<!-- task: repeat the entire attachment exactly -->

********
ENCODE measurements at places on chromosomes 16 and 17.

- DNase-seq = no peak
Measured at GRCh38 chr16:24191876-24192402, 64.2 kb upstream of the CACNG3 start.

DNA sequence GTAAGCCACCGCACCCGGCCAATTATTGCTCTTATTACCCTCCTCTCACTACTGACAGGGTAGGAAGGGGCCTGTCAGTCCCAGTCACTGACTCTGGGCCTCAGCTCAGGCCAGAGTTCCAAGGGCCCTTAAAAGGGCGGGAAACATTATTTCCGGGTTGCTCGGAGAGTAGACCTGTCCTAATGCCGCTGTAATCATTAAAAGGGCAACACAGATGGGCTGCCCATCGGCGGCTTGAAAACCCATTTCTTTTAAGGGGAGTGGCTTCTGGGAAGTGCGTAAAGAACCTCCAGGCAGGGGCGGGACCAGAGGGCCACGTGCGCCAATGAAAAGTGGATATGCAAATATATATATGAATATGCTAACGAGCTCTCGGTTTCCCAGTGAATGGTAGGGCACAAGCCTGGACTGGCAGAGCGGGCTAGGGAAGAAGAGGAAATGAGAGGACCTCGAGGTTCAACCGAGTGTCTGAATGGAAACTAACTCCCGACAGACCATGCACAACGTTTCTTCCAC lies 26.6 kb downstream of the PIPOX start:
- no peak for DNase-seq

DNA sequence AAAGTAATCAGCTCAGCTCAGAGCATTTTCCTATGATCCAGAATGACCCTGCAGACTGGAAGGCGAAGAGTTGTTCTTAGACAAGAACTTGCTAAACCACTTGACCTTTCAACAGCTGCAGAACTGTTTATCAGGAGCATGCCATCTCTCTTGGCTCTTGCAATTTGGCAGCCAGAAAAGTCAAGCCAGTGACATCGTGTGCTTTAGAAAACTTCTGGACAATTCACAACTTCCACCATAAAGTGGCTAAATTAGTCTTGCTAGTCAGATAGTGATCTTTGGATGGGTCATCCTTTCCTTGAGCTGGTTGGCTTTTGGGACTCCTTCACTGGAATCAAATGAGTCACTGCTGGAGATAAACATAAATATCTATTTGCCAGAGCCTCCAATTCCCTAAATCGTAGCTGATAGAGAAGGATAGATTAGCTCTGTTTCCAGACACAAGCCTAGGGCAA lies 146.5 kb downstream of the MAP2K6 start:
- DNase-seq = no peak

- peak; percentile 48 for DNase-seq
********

ENCODE measurements at places on chromosomes 16 and 17.

- DNase-seq = no peak
Measured at GRCh38 chr16:24191876-24192402, 64.2 kb upstream of the CACNG3 start.

DNA sequence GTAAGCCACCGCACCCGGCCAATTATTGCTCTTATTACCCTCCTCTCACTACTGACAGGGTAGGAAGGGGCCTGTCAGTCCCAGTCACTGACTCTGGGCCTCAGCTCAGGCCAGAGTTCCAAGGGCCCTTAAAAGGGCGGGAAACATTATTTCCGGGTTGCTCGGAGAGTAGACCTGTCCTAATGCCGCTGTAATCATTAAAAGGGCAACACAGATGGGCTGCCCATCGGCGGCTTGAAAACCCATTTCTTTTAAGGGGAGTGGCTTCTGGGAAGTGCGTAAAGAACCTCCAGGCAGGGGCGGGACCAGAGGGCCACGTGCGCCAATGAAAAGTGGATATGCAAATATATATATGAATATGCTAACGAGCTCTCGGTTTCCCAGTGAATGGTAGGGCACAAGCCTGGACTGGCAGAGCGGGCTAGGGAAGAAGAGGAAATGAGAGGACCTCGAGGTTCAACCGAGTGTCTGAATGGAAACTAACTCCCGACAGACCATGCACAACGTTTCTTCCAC lies 26.6 kb downstream of the PIPOX start:
- no peak for DNase-seq

DNA sequence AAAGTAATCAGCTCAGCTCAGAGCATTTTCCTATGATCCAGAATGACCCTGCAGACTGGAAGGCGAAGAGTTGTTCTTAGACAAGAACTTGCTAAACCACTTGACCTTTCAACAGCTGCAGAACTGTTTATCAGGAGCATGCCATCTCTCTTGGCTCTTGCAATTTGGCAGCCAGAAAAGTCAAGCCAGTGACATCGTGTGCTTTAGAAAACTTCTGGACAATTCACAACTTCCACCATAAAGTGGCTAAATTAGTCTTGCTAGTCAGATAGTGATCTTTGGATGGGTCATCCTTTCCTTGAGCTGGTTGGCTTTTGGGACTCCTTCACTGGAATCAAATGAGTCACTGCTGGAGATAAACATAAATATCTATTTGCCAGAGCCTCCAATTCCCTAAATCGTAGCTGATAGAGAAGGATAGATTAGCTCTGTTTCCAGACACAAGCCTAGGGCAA lies 146.5 kb downstream of the MAP2K6 start:
- DNase-seq = no peak

- peak; percentile 48 for DNase-seq